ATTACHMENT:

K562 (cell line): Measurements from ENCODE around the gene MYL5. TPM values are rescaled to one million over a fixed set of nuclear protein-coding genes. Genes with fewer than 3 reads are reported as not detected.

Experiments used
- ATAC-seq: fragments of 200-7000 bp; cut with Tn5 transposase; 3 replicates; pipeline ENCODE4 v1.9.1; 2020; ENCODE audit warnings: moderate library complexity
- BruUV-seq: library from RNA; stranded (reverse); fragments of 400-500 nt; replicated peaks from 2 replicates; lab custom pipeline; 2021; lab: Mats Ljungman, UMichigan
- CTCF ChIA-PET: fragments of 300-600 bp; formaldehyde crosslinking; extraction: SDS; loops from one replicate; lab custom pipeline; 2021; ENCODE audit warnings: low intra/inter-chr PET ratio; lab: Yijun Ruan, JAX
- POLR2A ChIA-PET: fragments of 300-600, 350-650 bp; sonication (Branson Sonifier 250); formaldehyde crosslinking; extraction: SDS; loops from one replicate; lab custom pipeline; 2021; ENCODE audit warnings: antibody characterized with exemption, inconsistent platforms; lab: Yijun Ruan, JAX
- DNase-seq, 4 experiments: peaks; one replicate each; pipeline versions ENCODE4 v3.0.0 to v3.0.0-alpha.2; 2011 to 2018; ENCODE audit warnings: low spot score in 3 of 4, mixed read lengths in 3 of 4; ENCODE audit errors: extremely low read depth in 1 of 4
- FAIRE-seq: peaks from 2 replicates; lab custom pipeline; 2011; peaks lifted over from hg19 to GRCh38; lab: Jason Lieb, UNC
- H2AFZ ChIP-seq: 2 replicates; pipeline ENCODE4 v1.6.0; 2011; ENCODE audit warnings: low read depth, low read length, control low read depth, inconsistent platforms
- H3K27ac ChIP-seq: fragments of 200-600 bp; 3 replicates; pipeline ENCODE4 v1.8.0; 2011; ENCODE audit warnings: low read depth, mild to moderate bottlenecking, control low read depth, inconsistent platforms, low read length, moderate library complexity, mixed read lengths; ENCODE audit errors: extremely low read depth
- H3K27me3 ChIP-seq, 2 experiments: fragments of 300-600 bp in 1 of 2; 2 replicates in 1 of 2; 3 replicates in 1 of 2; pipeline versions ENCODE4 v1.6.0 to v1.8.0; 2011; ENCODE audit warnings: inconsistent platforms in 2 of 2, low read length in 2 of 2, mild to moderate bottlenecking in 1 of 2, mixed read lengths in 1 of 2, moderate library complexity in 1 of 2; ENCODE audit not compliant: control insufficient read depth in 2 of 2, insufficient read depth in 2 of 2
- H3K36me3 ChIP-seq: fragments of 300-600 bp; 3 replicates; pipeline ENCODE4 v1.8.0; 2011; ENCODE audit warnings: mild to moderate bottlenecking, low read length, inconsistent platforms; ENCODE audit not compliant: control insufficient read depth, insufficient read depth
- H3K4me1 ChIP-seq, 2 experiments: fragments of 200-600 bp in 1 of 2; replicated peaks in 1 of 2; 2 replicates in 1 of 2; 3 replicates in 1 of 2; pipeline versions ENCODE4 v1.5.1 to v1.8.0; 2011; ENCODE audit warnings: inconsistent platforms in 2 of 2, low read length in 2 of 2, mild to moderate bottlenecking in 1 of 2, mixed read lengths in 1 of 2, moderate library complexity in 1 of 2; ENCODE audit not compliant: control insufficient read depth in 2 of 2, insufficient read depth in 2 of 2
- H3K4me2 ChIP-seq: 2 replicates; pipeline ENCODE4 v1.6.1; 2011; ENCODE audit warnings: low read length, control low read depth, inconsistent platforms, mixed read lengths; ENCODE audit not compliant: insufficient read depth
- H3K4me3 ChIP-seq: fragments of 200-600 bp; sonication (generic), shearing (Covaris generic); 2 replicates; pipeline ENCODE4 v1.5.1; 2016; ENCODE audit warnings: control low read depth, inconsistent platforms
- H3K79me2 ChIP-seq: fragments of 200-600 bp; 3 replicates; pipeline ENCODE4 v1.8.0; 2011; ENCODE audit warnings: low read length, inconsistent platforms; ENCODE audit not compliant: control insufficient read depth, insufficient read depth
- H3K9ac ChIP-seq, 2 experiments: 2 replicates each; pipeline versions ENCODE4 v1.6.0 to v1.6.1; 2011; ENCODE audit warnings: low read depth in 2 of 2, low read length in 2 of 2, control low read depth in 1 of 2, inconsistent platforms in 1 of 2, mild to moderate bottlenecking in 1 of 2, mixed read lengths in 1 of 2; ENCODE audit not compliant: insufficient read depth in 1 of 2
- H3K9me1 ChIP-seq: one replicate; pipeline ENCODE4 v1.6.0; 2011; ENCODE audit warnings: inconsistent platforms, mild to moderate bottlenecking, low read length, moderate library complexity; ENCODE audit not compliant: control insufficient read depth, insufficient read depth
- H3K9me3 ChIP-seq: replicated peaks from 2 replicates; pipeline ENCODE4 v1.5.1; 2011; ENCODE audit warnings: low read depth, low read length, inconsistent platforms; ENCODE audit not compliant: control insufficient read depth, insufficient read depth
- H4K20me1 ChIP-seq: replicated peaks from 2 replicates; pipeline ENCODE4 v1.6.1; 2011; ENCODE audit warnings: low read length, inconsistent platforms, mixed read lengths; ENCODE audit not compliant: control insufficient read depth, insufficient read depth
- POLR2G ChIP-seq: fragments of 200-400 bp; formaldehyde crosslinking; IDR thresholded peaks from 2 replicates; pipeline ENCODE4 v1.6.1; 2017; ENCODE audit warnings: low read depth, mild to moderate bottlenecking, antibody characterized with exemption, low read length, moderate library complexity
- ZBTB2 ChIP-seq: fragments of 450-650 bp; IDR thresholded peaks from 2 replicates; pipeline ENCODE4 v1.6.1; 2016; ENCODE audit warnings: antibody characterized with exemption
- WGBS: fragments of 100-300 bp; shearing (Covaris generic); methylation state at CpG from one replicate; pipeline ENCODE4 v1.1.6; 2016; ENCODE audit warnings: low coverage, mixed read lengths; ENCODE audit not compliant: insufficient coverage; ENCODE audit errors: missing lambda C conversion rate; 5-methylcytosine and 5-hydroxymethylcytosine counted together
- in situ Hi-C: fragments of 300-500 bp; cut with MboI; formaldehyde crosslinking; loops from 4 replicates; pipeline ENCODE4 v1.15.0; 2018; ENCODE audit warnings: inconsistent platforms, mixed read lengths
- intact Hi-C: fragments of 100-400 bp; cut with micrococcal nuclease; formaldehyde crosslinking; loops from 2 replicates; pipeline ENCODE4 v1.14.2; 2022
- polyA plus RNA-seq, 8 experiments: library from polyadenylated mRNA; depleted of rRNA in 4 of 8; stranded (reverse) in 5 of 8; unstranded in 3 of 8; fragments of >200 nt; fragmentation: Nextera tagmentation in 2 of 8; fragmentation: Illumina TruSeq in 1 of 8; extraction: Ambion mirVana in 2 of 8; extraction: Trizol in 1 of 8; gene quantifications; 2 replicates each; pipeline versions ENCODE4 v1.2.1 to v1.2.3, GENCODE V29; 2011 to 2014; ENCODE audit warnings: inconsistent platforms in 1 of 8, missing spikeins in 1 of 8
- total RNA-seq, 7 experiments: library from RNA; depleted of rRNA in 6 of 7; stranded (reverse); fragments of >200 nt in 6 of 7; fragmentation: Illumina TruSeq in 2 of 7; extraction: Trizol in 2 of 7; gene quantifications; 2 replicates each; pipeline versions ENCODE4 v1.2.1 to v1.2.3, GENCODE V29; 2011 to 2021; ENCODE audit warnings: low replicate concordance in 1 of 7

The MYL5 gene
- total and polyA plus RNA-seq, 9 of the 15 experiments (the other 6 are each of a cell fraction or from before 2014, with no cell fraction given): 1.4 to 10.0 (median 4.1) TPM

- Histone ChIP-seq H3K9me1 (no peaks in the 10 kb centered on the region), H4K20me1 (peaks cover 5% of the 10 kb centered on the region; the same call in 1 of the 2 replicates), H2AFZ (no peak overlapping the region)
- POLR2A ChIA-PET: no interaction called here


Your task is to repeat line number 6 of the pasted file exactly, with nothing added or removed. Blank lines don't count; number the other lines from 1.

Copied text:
- POLR2A ChIA-PET: fragments of 300-600, 350-650 bp; sonication (Branson Sonifier 250); formaldehyde crosslinking; extraction: SDS; loops from one replicate; lab custom pipeline; 2021; ENCODE audit warnings: antibody characterized with exemption, inconsistent platforms; lab: Yijun Ruan, JAX